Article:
Representing Togo in Tokyo: sport unites people
Jacqueline Kabissa is competing in the shot put at the Paralympic Games. A sports project for people with disabilities has been supporting her along the way.
According to estimates by the World Health Organization (WHO), there are around 700,000 people with disabilities living in Togo. Jacqueline Kabissa is one of them. The 31-year-old has been living with a prosthetic leg since suffering an accident eight years ago. Nonetheless, she works as a seamstress and is head of a household with four children. But that's not all: Jacqueline Kabissa is competing for Togo in the shot put at the Paralympic Games in Tokyo. She is fulfilling a great dream in the process: ‘I’m so proud of how I've fought to achieve this goal. It wasn't easy finding the time to train, but I managed to qualify for the Games.’
Fostering inclusion through professional training
She was supported on her journey by the Togolese Association for People with Disabilities project ‘Sport without barriers’. The project makes available sports activities for people with disabilities, as they are often still excluded from taking part in sports. The Deutsche Gesellschaft für Internationale Zusammenarbeit (GIZ) GmbH is promoting ‘Sport without barriers’ on behalf of the German Development Ministry (BMZ).
Jacqueline Kabissa and 25 other sportspeople with disabilities can train at a sports centre in the capital city, Lomé, with professional planning and support. The centre is led by Nana Blakimé, a former Olympic heptathlete. Now she is also training Jacqueline Kabissa and is delighted by their shared successes: ‘We're happy that Jacqueline is able to take part in the Paralympic Games. It's good for the project and might open up even more opportunities for us.’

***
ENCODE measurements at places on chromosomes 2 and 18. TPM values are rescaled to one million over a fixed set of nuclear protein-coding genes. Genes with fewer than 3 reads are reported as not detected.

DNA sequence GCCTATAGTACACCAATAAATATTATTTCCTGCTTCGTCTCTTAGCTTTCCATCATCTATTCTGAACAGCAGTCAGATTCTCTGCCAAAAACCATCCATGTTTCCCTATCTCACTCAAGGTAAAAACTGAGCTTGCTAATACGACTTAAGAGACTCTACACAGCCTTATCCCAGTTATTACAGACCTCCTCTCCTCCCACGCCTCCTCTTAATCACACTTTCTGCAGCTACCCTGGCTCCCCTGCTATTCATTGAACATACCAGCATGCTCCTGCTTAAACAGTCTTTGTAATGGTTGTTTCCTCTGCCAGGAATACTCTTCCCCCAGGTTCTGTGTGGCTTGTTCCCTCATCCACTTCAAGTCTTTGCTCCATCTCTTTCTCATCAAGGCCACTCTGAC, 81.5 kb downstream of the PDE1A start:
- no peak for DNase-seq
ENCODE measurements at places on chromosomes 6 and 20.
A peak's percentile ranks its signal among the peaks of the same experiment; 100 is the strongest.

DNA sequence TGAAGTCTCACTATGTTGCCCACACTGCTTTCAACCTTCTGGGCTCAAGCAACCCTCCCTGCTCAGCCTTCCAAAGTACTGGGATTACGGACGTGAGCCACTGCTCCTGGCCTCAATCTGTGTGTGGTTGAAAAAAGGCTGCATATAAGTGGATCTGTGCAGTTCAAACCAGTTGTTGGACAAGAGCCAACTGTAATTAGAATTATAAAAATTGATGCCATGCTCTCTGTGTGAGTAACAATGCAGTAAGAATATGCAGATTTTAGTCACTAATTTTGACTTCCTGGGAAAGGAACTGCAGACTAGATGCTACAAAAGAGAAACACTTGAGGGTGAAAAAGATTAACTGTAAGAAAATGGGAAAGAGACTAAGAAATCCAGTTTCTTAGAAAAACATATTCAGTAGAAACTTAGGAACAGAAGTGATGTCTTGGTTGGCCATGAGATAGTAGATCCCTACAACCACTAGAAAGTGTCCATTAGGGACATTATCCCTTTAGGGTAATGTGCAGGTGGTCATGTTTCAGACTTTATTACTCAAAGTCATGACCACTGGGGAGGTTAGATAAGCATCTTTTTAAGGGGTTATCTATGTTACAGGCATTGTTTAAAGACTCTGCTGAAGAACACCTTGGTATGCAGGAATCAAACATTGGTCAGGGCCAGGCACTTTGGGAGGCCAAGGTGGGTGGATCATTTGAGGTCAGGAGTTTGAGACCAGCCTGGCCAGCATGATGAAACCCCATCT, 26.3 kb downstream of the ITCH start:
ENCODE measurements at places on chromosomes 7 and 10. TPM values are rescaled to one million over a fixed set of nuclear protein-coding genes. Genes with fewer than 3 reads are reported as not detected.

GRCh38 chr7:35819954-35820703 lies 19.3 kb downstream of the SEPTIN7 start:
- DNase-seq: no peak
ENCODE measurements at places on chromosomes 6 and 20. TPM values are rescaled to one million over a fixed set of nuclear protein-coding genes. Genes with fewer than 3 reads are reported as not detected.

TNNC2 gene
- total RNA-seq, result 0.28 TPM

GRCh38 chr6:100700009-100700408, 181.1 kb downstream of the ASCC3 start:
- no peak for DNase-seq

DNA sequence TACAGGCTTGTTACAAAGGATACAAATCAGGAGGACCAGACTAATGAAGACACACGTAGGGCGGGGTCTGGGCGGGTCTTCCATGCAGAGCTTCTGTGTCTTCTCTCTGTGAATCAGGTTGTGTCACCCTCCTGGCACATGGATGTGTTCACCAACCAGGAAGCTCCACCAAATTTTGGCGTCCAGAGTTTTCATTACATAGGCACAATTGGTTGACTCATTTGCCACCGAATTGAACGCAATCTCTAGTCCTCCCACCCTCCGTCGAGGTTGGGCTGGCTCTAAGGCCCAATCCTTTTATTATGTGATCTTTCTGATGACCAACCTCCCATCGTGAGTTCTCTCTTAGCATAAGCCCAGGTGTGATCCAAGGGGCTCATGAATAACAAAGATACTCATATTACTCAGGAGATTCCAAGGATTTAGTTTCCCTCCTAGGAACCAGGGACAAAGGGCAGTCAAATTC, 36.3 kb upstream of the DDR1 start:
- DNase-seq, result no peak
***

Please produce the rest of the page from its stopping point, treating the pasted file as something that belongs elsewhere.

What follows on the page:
Sportspeople with disabilities, like Jacqueline Kabissa, are not just athletes, but also role models. They send out an important message. It’s not only about their sporting potential, but also about their place in society.
The shot put is taking place in Tokyo on 2 September. Jacqueline Kabissa has big ambitions for the competition: ‘I’m going for gold, so I'm training hard and not sleeping much.’ For her trainer Nana Blakimé, the important thing is her personal experience: ‘Whether she wins a medal or not, we’re hoping that she has interesting experiences, gets to know the culture and comes back motivated.